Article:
A recent report written by Enterprise Strategy Group (and commissioned by Intel Security), reveals slow responses to cyber-attacks from UK enterprises are leaving companies vulnerable to targeted online crime.

This research is one of the latest attempts to persuade IT users to check their defences against cyber-threats and equally importantly to make some investments into dealing with attacks. Raj Samani, EMEA Chief Technical Officer at Intel Security, said that customers have a ‘golden hour' in which they can detect and deflect an attack, but delaying much beyond this short time frame can result in widespread contamination and failure of IT and data systems.

According to the report a substantial number of customers were unsure as to what to do on detecting a cyber-attack.

Indeed their research showed that:

  • 25% of UK IT professionals took more than two weeks just to discover that they had been targeted.
  • Once the threat had been detected, a third of them took between another fortnight and three months to deal with the attack.
  • Among the UK companies who responded to the research questionnaire, 39% said that they wanted improved integrated analytical tools to give them a better view of their systems.
  • The average figure of cyberattack investigations per company was a total of 78%, and 28% of those attacks were directed at individuals seeking to elicit confidential data on employees or customers. At the same time the attackers usually left behind malware to infect the users’ PCs.
  • Apparently Tuesday and Thursday mornings are the peak times to send phishing/social engineering attacks – with Tuesday mornings being the most common time for these emails to be activated by unprepared staff.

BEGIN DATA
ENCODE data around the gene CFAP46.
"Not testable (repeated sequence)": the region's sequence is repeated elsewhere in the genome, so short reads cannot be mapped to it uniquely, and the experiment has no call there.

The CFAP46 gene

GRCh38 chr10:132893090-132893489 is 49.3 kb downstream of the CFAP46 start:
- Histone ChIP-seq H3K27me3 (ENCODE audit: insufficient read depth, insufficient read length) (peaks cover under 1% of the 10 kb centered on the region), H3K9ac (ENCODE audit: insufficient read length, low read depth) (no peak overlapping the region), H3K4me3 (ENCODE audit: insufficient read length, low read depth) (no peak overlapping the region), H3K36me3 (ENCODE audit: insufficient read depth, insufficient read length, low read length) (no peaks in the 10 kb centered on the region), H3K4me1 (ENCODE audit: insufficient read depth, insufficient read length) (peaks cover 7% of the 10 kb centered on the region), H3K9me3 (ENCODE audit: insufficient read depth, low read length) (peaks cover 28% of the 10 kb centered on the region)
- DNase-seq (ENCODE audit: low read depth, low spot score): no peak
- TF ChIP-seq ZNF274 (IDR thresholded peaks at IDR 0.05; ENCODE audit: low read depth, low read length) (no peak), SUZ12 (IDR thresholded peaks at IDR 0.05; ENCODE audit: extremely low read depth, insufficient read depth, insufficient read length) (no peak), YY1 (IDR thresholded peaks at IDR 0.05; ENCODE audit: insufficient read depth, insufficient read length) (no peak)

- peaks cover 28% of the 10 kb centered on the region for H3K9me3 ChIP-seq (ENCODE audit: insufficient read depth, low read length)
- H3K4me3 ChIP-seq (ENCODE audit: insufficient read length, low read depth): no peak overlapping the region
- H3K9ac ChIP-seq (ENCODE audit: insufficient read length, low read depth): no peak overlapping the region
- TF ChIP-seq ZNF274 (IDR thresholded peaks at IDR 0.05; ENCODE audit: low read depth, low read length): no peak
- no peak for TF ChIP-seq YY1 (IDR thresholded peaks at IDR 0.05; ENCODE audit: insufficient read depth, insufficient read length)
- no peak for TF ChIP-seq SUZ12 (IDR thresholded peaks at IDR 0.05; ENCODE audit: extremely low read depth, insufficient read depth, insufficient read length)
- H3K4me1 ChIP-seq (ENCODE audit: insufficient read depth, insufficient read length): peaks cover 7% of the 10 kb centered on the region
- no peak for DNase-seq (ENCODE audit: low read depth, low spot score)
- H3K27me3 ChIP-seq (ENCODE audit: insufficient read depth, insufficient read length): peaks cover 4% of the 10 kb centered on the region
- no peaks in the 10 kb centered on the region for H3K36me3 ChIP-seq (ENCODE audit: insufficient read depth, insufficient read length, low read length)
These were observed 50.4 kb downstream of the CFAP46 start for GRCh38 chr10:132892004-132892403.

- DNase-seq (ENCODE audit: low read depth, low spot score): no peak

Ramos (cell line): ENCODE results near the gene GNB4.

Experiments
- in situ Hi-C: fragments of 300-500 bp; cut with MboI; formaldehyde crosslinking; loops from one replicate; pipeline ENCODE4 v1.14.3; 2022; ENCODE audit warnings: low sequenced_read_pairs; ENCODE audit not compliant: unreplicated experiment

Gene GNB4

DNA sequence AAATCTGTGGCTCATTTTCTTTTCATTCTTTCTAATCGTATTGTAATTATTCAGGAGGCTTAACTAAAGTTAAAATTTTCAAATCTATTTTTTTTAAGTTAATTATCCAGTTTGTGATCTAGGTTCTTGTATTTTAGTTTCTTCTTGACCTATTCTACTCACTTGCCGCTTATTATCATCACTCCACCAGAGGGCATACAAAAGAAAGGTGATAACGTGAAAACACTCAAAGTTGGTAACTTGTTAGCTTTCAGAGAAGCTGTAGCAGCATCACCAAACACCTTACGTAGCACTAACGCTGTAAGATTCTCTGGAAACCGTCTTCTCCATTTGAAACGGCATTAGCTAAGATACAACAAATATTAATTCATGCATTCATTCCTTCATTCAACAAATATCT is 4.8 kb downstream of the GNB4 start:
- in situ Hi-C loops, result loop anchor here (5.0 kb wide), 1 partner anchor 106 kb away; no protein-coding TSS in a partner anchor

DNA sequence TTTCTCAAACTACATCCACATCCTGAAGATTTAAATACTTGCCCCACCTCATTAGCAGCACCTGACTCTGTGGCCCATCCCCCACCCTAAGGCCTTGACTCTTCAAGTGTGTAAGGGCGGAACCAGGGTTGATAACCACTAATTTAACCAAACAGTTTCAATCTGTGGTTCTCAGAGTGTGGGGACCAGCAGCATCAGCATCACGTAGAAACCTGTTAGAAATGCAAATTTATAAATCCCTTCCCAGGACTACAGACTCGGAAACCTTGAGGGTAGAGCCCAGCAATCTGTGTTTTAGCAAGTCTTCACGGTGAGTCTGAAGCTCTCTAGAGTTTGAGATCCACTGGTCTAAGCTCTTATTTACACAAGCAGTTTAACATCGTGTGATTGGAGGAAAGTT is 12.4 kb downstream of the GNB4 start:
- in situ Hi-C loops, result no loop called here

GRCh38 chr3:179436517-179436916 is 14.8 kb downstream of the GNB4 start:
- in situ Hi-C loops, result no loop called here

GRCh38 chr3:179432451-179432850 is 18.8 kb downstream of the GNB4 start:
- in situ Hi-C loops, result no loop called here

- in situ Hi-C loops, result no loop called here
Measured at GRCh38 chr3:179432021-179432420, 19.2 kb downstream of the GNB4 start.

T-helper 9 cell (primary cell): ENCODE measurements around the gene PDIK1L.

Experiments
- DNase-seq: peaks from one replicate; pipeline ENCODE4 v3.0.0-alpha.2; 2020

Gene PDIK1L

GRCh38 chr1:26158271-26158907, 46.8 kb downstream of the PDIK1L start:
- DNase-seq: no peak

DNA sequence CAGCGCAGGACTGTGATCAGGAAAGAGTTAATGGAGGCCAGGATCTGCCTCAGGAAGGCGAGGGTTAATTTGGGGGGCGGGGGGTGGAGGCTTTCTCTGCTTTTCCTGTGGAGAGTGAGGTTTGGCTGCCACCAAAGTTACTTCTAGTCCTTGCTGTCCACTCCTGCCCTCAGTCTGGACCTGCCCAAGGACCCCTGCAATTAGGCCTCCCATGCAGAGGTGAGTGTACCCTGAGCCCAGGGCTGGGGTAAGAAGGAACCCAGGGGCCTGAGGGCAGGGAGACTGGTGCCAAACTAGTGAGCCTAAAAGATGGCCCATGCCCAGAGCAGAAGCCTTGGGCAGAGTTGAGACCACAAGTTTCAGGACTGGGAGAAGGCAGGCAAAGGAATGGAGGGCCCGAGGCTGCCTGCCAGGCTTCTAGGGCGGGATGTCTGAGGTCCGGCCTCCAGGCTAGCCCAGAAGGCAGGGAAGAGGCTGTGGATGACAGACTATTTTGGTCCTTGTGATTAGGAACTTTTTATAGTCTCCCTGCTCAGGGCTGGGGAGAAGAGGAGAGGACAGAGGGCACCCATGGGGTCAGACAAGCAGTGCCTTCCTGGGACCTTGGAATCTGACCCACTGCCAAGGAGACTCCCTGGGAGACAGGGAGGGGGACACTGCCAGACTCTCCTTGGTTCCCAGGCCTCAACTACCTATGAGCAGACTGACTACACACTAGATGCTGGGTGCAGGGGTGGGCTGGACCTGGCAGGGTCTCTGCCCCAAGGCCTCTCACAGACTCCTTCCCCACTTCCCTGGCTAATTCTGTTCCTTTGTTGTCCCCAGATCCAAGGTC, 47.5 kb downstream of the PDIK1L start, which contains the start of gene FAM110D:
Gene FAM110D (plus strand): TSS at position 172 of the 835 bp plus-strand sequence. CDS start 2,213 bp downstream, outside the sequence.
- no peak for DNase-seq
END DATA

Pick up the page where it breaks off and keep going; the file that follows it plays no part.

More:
A recent attack on a UK business began with a blackmail attack – a message to the business owner on his company’s website, threatening to expose their customer database if the hackers didn’t receive money. Within one hour, the company had removed access to their website, and then made sure that all current customers had 100% of their orders fulfilled.

The company then trawled their networked servers to find any malicious files, which they destroyed within 10 hours. Before returning all of the company’s 70,000 digital files to the original system, they were transferred to another computer and new security software and password protections were installed to prevent a similar attack.  The company survived to fight another day through a combination of quick thinking and the fact that they had a robust Incident Response system in place.

The Golden Hour – what steps should your business be taking?

  1. Following the detection of an attack ensure that your business website is immediately taken off line and prevent all access to IT systems. This removes vulnerabilities to attacks through your site, and customers using the website will not be exposed to the malware you may have collected.
  2. Identify the failings that allowed the malware access. Scan the computers that are used to login to your site, update your virus and spyware definitions and run a full system scan, then run an anti-malware program to make sure the scan has detected all glitches.
  3. Immediately change passwords, making sure that all passwords are changed, including those for anyone who has access through your FTP and admin tools,
  4. Then you have time to assess what sort of attack you suffered, update third party software, contact your host provider and start to clean all the systems you use.
  5. It is essential to have in place automatic detection processes and synchronised security tools to act fast in this golden hour of opportunity. Many conventional tools used to detect a cyber-attack don’t necessarily share the data they collect. Each security tool inspects a different part of the network and because they are not integrated, the data they collect is scattered and it becomes labour intensive to see an overview of the attack and the harm it has caused, or is still causing.

It is clear that companies in the UK are still failing to proactively protect their systems, educate their employees and act in a timely fashion once an attack is detected. Once hackers detect a potential failure in protecting a business network they will capitalise on their initial success and spread mayhem through the operation among data and systems.

NOW is the time to set up a robust and rapid Incident Reponse plan to deal with the effects of an attack, whenever it occurs.

Article written by Tim Holman, CEO of 2-sec.

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